ALPHABETICAL BRAIN™ VOCABULARY
HUMANIST FAMILY BRAIN STUDY
SUMMARY ABOUT LONG-TERM MEMORY
Brain Flash Card #15 - October 7, 2018
WHAT IS YOUR LONG-TERM MEMORY?
AND WHY IS IT SO IMPORTANT?
The evolutionary purpose of your long-term memory system is to consolidate memories that are useful for survival purposes in the future. This awesome purpose can be understood by learning the distinctions among your four kinds of long-term memory, which are inextricably linked with your working memory.
They are:  episodic memory for recalling events;  semantic memory for recalling facts;  procedural memory (also known as "muscle memory") for doing routine activities like eating, or remembering how to brush your teeth, or knowing where to find your clothes in the morning, or recognizing the faces of your family members and friends; and  autobiographic memory for remembering who you are.
The fourth kind of memory causes your unified self-identity, which is one of the main functions of your implicit long-term memory system in conjunction with your working memory system. (See below for complete book publication information: Working Memory, 2013, page 160).
The awesome purpose of both your long-term memory and working memory can be achieved by learning a few specific thinking skills and reading skills that can strengthen your intelligence and creativity.
"The relationship between working memory and long-term memory systems is similar to that of a librarian and a library. Like a librarian, working memory allows you to search through the books (information) stored in the library in order to accomplish a specific task." (page 160)
"With Alzheimer's disease, both elements are under attack: the librarian struggles to search through the stacks, and the worms are eating through the books. A shrinking working memory has a detrimental effect on your ability to access the books, to search through the library and find and apply what you need." (page 160)
"And when the books deteriorate, it is much harder to read what remains." (page 160)
"However, working memory is such a dynamic and adaptive tool that if it remains strong, even if Alzheimer's begins to eat away at your neurons, it may in fact help to prevent you from experiencing the cognitive symptoms associated with the disease" for a long time. (page 160)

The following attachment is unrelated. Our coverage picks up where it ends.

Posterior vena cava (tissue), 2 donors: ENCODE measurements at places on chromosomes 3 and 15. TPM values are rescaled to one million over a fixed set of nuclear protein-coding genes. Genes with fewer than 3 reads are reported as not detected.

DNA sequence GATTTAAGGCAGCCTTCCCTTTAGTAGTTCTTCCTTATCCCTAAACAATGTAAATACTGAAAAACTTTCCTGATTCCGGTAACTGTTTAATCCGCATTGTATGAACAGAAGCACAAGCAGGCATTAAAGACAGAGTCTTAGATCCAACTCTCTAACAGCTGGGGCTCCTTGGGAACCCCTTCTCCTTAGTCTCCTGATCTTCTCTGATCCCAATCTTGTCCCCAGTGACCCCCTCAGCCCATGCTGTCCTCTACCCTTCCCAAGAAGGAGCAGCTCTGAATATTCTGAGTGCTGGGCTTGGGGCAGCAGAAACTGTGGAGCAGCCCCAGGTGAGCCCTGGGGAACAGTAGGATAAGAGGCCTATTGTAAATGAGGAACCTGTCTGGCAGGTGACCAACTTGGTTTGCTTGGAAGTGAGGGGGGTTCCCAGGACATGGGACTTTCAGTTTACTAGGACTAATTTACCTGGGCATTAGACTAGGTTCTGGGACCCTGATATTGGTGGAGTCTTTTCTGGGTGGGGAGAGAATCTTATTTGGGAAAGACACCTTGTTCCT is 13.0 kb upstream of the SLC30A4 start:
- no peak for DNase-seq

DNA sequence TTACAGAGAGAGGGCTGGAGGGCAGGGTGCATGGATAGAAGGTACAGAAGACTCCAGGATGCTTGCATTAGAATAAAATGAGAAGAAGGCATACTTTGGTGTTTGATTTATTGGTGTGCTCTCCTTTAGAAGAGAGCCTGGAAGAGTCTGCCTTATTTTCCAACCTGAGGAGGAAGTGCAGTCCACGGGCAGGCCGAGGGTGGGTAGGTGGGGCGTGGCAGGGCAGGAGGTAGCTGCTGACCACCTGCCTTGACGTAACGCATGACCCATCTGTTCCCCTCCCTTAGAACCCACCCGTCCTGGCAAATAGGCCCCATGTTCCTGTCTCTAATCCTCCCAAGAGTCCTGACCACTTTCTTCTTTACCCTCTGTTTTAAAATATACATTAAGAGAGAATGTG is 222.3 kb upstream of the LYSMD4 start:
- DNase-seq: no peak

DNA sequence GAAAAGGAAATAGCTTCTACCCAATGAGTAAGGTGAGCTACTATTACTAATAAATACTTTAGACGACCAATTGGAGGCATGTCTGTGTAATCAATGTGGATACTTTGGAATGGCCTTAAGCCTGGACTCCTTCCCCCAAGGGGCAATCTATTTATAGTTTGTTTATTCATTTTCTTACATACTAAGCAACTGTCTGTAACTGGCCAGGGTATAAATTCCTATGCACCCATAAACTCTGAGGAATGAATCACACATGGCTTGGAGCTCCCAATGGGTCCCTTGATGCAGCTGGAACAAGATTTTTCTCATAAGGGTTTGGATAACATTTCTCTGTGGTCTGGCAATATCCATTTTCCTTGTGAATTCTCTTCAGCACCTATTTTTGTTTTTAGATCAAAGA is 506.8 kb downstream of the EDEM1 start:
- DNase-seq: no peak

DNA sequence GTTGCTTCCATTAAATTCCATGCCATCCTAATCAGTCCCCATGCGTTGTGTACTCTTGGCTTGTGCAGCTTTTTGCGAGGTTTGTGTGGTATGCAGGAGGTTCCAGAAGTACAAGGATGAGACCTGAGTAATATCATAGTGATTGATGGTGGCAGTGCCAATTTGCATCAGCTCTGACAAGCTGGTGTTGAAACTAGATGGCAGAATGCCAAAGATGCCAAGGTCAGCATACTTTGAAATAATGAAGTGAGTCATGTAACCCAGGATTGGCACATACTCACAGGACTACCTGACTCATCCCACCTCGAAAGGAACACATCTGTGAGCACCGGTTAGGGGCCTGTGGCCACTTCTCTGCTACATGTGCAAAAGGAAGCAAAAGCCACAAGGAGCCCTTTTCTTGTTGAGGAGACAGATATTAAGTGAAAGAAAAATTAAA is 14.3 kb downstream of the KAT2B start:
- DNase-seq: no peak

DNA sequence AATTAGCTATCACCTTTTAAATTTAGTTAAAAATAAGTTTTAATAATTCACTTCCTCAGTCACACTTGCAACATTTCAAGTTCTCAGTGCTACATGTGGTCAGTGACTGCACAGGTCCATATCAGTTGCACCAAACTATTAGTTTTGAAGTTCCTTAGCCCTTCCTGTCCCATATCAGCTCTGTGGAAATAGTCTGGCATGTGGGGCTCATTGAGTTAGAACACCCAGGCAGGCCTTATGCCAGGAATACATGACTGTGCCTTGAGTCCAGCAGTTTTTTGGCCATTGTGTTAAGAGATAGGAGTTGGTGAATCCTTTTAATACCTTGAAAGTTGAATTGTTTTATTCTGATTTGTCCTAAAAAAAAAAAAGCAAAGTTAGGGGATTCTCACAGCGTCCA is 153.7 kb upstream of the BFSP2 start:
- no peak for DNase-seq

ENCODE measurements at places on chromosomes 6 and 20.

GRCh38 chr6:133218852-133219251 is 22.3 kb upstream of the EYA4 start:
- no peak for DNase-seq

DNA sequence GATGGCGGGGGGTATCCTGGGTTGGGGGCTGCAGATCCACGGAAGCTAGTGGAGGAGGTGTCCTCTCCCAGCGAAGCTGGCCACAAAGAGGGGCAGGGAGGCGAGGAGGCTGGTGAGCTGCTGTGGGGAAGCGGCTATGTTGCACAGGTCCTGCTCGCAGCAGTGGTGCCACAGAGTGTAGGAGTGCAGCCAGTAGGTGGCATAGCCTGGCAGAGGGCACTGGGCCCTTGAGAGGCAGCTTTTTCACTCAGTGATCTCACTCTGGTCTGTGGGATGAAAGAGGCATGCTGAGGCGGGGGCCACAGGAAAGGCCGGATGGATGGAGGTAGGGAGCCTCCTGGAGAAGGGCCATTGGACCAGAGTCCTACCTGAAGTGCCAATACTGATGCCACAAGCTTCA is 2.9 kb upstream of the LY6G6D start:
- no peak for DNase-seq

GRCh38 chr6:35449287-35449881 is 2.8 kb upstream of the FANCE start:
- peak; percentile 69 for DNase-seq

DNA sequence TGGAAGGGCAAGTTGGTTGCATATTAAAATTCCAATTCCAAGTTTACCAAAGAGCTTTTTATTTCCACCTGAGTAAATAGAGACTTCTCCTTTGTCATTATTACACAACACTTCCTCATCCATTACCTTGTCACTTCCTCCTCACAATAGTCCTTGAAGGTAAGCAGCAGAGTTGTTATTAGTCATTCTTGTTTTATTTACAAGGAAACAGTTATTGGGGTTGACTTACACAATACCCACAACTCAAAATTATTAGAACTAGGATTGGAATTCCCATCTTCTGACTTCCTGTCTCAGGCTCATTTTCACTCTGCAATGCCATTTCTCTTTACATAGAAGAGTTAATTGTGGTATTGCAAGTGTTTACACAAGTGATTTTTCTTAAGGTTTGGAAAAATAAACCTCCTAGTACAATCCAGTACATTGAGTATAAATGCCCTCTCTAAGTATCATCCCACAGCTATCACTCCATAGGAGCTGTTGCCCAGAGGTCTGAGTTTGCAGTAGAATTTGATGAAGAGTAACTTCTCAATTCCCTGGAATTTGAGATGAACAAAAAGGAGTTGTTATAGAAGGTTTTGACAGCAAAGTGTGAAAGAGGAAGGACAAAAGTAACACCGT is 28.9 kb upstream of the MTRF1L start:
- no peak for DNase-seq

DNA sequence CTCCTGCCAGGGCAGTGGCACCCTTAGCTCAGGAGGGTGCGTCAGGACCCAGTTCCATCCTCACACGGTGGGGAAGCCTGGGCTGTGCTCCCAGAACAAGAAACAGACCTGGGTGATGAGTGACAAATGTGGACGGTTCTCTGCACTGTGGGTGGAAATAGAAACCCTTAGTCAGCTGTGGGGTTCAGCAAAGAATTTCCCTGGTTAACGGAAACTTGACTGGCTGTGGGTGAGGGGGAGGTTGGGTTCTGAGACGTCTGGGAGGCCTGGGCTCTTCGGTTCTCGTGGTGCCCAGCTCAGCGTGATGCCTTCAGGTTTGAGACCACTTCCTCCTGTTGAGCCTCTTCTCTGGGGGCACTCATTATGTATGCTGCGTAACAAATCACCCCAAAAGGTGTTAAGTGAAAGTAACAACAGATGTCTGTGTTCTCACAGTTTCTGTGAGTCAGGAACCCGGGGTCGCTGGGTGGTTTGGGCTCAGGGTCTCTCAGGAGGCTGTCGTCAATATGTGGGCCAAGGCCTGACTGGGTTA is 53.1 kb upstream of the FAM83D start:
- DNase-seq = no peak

What are the secrets of making your long-term memory system more efficient? Three powerful learning techniques can improve the functioning of your long-term memory in its relationship to your working memory. They are the same techniques applied to Brain Idea #1, your working memory: (1) Code Breakers; (2) Bootstrapping; and (3) Chunking.
(1) The Code Breakers Technique to quicken recall of the 15 major brain ideas can be used, if you develop a step by step plan to remember them in your long-term memory system. For example, the 15 memory codes featured on this website can be used to remember the 15 brain ideas through the spaced-repetition method of learning by association. (page 182)
(2) The Bootrapping Technique of learning involves the process of combining (binding) verbal information (text) with visual information (brain diagrams or graphic images) by using both your working memory system and your long-term memory system. This technique can help you process (consolidate) information such as the brain names and their definitions and also the details about each brain idea so all the information can be integrated, retained, and retrieved at will. (page 183)
(3) The Chunking Technique of memorization involves a method of breaking down complex information, such as the description of your brain's many amazing functions, into smaller subparts or "chunks". Then they can be committed to your long-term memory system. "With long chunks of information stored in your long-term memory, your working memory "conductor" can prioritize and manage data more efficiently." (page 183)
BOOK SOURCE = Working Memory Advantage, 2013 and especially see the appendix section containing the Working Memory Quick Hits Manual on pages 280-291.
BRAIN IDEA #15
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